Let’s start with the good news before we get to the complicated feelings: my debut novel Lightborne is coming out next year. And I am ecstatic!
Lightborne is a historical novel about Christopher Marlowe, an Elizabethan playwright and contemporary of Shakespeare who died violently and young, under somewhat mysterious circumstances. Rumored to have been a government spy, famously brash and outspoken, the author of the first play in English to feature an explicitly queer relationship between men – I fell in love with Marlowe the first time I discovered him, at thirteen or fourteen, and from that point on it was only a matter of time before I tried to write a book about him.
I could not possibly have known, when I finally got started in my senior year of college, that I would spend the better part of the next twenty years writing about Marlowe.
The thing is, I misspent my youth writing “novels” – practice novels, I think of them now – one after another, often only to chuck them in a drawer after just three or four drafts. Lightborne, however, was different. Over two decades – half my life, really – I compiled hundreds of hours’ worth of research, wrote and scrapped something like five different novels about Marlowe, made forty-plus revisions to Lightborne, and slogged through rejections in the triple digits. To say Lightborne was “a labor of love,” as I’ve been saying repeatedly ever since the good news became public, feels like understatement.
I had plenty of opportunities, and every reason, to stop. Put it in the drawer. Work on something else. So why didn’t I?
Love did have something to do with it. I loved Lightborne, and I loved writing it. I loved “my boys,” as I often refer to the three main characters, despite having done a great deal to torment them. For years on end, I’ve agonized over these (mostly) made-up people’s lives, at my desk, on the couch, wide awake at 4am, lying on a beach, wandering around the supermarket… They say, “A writer never stops writing,” and that is devastatingly true. All other thoughts become intrusions, as does life. Only love makes you that stupid.
But it was also labor, with all the pain that implies. I’ve lived so long now with the anguish, not of disappointment or failure, but of hope – terrible, all-consuming, sadistic hope – that I don’t quite know what to do without it. A writer never stops writing – and part of that is convincing yourself that it will all be worth it one day: that one day, finally, you will stop.
So this is the end. After two decades, I’ve stopped writing Lightborne. This is a celebration, but it’s also a eulogy: for the work, for the hope, for the task I just had to complete, which began as all eulogies do, with death.
Twenty years ago, this October – a few months before my first attempt to write a novel about Christopher Marlowe – my friend died. At the time, I was already working on an undergraduate thesis about Marlowe’s play Edward II, and the queer canon, and the task of finding ourselves among the dead. Then my friend died. Soon after, my thesis began spilling over into a novel on the side – nothing at all like Lightborne as it stands now, except perhaps in two key ways: that it was about a young, queer man who dies far too soon; who, in life, was widely loved but misunderstood, and sometimes vilified. And, it was about bearing responsibility for his death.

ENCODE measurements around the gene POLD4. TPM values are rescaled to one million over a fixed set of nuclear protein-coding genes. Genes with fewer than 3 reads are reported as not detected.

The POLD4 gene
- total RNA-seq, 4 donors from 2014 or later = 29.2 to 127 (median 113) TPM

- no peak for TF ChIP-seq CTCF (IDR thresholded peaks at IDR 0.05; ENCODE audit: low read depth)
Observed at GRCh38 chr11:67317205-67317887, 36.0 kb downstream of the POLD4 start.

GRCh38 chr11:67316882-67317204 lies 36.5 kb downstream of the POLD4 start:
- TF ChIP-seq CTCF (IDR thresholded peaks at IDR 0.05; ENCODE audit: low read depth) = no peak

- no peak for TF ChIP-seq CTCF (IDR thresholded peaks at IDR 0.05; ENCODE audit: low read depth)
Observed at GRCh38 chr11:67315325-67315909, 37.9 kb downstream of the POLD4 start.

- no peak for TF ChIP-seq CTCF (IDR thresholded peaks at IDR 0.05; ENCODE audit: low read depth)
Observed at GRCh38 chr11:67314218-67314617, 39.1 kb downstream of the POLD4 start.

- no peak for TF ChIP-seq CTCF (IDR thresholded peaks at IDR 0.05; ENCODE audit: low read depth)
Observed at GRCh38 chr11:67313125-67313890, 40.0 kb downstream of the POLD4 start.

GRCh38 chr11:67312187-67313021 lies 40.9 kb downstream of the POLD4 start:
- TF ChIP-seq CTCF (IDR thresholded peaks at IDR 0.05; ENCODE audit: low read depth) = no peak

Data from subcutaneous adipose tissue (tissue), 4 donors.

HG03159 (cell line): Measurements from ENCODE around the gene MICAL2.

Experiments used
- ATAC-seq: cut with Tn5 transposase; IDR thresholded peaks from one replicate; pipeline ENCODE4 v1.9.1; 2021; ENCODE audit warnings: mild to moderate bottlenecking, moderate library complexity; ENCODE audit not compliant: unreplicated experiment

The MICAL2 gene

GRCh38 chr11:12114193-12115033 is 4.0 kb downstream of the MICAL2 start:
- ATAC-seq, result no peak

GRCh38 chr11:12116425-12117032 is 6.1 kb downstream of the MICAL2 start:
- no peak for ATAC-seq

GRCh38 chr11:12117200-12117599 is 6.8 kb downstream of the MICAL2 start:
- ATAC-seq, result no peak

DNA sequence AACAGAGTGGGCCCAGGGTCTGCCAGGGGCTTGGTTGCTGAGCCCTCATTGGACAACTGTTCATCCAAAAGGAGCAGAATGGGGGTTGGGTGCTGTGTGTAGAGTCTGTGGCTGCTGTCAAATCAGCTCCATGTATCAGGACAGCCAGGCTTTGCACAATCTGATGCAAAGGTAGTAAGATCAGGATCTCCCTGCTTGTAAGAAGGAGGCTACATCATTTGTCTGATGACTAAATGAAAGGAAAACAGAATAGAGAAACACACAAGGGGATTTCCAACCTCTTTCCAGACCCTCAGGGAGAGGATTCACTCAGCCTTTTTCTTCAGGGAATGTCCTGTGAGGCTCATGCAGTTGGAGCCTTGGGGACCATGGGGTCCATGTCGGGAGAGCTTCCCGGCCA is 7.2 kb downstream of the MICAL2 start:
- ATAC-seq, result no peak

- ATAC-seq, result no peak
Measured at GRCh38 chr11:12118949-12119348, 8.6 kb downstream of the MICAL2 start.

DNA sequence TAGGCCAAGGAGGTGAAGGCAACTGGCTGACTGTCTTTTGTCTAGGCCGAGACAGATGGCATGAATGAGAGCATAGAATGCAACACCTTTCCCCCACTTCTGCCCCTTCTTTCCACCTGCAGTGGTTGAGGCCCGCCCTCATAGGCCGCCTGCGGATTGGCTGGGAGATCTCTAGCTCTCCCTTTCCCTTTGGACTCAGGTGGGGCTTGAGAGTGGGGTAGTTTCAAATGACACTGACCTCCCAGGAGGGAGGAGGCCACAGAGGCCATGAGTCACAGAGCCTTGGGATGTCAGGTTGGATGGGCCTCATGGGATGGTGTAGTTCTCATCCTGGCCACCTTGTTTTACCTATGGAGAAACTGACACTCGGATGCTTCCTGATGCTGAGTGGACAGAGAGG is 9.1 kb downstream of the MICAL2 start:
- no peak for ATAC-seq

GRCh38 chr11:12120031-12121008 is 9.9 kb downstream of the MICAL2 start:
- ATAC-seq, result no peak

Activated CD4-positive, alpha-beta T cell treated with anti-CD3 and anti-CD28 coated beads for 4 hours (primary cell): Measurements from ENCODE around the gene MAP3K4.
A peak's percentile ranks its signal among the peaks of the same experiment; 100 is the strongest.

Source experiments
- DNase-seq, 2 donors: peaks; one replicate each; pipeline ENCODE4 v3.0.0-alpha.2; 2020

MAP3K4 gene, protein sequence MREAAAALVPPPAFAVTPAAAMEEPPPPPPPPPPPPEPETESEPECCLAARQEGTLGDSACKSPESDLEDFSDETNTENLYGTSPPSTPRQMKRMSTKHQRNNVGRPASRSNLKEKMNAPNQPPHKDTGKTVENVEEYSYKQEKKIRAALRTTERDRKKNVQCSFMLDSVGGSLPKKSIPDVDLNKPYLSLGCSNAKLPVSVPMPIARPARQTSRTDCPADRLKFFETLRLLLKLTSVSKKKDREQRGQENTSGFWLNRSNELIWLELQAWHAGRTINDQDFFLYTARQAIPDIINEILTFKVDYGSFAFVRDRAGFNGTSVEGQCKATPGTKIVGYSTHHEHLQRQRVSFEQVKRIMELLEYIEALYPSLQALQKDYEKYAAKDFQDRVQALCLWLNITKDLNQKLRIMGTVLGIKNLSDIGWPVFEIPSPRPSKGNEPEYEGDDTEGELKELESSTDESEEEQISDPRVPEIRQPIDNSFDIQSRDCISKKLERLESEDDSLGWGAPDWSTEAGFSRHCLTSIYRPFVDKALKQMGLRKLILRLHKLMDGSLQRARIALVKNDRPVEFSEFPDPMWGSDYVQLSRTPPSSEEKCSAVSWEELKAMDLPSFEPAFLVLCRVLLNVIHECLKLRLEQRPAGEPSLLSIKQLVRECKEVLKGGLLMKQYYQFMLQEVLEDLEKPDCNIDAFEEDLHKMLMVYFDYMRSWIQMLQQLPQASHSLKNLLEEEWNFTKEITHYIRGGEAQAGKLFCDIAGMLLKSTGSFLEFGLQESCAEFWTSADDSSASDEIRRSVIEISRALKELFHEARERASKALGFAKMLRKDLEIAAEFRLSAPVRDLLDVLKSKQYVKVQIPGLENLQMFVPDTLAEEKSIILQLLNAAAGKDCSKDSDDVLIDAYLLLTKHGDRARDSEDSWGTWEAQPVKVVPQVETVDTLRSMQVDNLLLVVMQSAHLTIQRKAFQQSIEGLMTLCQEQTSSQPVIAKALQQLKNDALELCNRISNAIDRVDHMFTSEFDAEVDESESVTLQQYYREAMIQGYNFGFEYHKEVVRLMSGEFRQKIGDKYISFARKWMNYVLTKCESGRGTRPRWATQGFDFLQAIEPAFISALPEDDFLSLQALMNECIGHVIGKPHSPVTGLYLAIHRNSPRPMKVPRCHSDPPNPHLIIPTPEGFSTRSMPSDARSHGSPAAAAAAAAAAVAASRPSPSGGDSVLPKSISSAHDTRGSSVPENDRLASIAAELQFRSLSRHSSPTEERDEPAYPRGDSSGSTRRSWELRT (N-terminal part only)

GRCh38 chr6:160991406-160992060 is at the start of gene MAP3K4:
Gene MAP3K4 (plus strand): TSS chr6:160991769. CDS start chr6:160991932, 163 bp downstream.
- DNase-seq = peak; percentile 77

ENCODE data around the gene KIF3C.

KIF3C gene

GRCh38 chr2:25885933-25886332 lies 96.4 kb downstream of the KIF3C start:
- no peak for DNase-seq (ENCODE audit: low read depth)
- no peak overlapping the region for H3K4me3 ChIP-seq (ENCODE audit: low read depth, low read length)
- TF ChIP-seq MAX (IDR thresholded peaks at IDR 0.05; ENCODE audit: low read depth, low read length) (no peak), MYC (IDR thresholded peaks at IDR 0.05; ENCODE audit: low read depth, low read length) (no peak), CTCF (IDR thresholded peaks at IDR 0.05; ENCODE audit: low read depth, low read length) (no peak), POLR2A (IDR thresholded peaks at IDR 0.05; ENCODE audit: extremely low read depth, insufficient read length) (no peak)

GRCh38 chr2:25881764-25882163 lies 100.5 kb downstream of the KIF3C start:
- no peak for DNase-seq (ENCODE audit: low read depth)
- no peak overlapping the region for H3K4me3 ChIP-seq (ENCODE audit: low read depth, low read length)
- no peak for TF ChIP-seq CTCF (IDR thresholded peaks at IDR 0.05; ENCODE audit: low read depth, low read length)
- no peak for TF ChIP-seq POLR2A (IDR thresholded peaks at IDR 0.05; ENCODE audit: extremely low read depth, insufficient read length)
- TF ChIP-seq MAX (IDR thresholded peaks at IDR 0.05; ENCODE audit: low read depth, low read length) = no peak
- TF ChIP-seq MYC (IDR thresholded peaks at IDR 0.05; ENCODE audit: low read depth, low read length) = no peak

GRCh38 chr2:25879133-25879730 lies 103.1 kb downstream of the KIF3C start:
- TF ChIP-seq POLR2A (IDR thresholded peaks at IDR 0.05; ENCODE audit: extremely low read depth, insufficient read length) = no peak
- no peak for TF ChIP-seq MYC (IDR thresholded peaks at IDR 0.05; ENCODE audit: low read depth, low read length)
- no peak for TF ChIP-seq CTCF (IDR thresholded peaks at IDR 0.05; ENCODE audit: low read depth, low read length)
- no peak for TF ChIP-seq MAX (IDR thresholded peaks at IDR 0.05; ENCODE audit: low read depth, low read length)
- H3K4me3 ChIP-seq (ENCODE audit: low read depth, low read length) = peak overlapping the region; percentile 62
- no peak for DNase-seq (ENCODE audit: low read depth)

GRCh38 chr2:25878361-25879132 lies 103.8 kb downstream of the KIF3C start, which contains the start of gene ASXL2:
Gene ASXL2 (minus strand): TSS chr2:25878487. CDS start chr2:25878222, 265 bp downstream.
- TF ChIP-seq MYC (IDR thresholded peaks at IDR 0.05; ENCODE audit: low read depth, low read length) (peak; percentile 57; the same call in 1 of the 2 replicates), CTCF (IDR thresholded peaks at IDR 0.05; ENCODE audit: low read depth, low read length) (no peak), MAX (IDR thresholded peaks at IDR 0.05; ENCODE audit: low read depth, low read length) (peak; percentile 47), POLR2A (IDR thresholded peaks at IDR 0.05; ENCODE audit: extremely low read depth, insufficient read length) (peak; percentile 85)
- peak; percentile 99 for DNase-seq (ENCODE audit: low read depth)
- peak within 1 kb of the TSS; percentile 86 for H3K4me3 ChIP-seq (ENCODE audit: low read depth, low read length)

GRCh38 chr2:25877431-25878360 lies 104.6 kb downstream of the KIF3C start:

I dedicated even that first messy, embarrassing draft to my dead friend. “In memory of.” Through all those years, for each new draft or entirely new version of the story, the first thing I would do upon opening a blank document was copy/paste that dedication. Looking at it, I could imagine the words printed in a book, with some stranger out there holding it in their hands, reading my dead friend’s name. If nothing else, the dedication page was a way of holding onto the original impulse that brought me to tell this story – to always be writing, but to always be writing towards an end.
The thing about the dead is, they are never satisfied. Never appeased. For us, they exist in a state of arrest, with the last thought, the last gesture, the last sensation frozen in time. I think one of the reasons why we write is to capture every fleeting thought or action as if it were the last, to nail the seconds to the wall so we might pore over them from every angle: catalogue every detail, ask every question, draw a circle around every mystery. Of course, the final stage of writing is to let all of that go and give the story to whomever wants it, for them to envision and interpret as they see fit. Which I suppose is a kind of resurrection, a kind of life.
That’s the joy, amidst all this excitement and terror and uncertainty: the joy of knowing there will be life for this story beyond my little brain, there will be life for my boys. One day – surely sooner than it seems to me now – a stranger will open a book that says Lightborne on the cover, and their eyes will glance briefly over the name on the dedication, “In memory of”: multiple names now.
And then they will turn the page.
Lightborne will be published in the spring of 2024 by Atlantic Books UK.